As Starbucks Workers Seek a Union, Company Officials Converge on Stores

From today’s New York Times:

During her decade-plus at Starbucks, Michelle Eisen says she has endured her share of workplace stress. She points to the company’s increased use of productivity goals, inadequate attention to training and periods of understaffing or high turnover.

But she had never encountered a change that the company made after workers at her store and two other Buffalo-area locations filed for a union election in late August: two additional “support managers” from out of state, who often work on the floor with the baristas and who, according to Ms. Eisen, have created unease.

“For a lot of newer baristas, it’s an imposing force,” Ms. Eisen said. “It is not an easy job. It should not be complicated further by feeling like you’re having everything you’re doing or saying watched and listened to.”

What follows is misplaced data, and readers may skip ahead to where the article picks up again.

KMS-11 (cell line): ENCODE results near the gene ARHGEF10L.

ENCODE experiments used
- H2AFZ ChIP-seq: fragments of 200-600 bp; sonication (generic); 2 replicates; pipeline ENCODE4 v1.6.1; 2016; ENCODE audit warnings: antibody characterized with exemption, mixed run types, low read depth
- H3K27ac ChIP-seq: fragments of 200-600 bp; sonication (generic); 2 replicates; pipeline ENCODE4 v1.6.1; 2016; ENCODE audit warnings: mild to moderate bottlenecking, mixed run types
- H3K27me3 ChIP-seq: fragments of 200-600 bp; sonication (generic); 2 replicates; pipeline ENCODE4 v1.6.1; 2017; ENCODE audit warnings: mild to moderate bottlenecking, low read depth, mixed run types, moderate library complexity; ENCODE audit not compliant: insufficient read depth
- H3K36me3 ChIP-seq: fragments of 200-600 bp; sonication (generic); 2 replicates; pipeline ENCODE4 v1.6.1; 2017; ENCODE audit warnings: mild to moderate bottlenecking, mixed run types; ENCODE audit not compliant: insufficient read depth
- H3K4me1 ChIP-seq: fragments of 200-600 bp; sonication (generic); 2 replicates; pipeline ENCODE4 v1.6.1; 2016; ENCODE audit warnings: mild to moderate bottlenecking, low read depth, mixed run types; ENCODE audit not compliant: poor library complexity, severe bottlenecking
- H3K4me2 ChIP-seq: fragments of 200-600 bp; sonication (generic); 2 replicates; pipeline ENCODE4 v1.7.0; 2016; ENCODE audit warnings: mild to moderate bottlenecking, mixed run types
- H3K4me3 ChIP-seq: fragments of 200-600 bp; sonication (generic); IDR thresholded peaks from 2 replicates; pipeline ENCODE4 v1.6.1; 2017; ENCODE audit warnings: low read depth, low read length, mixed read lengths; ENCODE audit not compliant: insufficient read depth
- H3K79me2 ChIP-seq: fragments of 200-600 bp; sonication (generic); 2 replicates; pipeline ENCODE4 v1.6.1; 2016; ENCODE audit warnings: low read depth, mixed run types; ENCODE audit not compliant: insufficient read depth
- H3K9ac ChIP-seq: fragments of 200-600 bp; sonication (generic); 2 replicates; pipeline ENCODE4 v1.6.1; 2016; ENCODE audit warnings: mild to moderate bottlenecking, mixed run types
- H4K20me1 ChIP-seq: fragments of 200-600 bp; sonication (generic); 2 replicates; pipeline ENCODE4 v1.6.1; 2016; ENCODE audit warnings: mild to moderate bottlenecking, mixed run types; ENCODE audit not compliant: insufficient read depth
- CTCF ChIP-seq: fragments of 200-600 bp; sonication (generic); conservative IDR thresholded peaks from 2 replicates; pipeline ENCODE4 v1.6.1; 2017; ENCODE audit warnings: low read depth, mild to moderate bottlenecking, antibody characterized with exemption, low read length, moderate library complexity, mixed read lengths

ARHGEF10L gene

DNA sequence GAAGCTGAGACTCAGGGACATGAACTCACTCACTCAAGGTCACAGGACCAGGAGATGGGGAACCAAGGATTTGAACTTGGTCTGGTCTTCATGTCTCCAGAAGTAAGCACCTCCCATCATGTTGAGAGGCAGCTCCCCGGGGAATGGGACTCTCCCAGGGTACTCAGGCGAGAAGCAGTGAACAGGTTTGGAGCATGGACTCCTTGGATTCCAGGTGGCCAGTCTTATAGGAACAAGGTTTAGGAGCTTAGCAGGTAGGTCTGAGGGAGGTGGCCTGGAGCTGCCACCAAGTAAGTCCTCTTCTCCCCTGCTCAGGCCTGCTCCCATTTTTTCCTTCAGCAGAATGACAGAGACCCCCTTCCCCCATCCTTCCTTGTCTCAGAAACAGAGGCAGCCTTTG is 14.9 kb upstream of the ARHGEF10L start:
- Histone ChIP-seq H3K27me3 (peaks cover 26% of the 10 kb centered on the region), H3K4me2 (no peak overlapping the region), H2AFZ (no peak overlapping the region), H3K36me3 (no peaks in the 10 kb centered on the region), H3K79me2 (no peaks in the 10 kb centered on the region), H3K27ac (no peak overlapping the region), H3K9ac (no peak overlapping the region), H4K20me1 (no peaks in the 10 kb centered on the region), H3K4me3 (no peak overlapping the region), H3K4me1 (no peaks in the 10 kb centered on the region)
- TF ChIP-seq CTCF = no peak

Workers and organizers involved in the unionization effort say the imported managers are part of a counteroffensive by the company intended to intimidate workers, disrupt normal operations and undermine support for the union.

Starbucks says the additional managers, along with an increase in the number of workers in stores and the arrival of a top corporate executive from out of town, are standard company practices. It says the changes, which also include temporarily shutting down stores in the area, are intended to help improve training and staffing — longstanding issues — and that they are a response not to the union campaign but to input the company solicited from employees.

“The listening sessions led to requests from partners that resulted in those actions,” said Reggie Borges, a Starbucks spokesman. “It’s not a decision where our leadership came in and said, ‘We’re going to do this and this.’ We listened, heard their concerns.”

None of the nearly 9,000 corporate-owned Starbucks locations in the country are unionized. The prospect that workers there could form a union appears to reflect a recent increase in labor activism nationwide, including strikes across a variety of industries.

Read the complete story here.

Unions Fighting Vax Mandates Endanger Public Health & Economic Recovery

From today’s New York Times:

As New York pushes forward with some of the toughest and farthest-reaching vaccine mandates in the nation, thousands of health care workers in the state appear to be willing to be fired rather than get vaccinated.